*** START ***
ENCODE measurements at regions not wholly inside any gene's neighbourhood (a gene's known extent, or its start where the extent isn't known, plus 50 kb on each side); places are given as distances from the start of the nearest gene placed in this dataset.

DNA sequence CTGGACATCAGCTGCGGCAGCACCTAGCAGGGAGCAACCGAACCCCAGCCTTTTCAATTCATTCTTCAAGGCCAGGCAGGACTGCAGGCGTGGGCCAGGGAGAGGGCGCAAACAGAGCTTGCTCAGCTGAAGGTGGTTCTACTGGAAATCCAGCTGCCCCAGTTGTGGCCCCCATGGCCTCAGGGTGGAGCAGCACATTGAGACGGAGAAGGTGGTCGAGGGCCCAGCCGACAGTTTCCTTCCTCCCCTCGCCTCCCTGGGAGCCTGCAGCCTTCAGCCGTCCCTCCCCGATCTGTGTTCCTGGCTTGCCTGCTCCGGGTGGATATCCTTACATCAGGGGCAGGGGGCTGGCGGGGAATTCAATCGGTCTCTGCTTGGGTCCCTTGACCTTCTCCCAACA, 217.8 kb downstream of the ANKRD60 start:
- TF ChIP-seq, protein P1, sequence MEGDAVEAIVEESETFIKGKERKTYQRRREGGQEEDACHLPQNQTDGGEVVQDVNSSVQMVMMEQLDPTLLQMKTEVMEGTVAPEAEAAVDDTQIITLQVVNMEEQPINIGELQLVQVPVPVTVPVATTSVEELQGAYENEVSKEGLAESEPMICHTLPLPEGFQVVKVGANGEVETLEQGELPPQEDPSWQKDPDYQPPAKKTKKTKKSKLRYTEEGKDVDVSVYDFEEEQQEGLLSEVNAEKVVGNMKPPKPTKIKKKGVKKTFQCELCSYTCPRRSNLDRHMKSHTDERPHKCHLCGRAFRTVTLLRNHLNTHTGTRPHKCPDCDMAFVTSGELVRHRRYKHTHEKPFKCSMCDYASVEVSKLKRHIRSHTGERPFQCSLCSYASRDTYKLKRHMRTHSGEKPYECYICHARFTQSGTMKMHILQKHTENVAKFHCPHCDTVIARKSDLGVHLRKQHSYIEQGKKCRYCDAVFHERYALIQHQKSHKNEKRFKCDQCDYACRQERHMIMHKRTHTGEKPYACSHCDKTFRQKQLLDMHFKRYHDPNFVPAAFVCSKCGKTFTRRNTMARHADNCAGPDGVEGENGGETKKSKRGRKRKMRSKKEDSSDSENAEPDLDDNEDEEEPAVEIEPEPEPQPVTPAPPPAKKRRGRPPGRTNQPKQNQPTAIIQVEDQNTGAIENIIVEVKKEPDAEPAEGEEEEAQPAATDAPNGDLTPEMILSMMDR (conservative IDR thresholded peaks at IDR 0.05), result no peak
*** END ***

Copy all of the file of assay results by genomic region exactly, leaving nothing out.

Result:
ENCODE measurements at regions not wholly inside any gene's neighbourhood (a gene's known extent, or its start where the extent isn't known, plus 50 kb on each side); places are given as distances from the start of the nearest gene placed in this dataset.

DNA sequence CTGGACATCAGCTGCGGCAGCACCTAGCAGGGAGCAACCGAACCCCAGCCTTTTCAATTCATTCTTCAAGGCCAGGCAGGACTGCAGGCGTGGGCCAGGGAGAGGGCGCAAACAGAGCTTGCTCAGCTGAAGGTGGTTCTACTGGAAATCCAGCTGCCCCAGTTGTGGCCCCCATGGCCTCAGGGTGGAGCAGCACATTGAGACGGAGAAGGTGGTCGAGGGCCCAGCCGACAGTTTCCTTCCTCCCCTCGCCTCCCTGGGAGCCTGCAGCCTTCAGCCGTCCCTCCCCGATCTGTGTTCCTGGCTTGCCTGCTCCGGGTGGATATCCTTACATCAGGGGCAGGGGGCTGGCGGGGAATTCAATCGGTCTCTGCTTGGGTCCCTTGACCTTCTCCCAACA, 217.8 kb downstream of the ANKRD60 start:
- TF ChIP-seq, protein P1, sequence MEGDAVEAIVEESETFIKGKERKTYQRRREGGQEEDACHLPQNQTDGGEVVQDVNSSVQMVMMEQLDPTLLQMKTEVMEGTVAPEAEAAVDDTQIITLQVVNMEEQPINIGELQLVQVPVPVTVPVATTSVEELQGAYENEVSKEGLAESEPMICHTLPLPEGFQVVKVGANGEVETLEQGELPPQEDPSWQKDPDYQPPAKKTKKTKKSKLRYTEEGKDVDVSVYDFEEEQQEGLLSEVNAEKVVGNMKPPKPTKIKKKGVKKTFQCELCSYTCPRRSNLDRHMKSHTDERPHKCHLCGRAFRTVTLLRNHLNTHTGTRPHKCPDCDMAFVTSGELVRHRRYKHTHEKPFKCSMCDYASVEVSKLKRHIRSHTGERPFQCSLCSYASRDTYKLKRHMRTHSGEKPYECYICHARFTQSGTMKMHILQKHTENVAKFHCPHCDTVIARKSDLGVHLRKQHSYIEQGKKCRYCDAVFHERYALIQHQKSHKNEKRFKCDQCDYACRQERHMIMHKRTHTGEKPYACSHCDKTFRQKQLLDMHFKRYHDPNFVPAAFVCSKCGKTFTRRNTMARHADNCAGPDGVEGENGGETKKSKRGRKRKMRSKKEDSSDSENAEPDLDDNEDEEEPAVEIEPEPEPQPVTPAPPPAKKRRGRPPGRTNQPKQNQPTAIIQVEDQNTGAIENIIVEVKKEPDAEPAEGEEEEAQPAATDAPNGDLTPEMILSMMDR (conservative IDR thresholded peaks at IDR 0.05), result no peak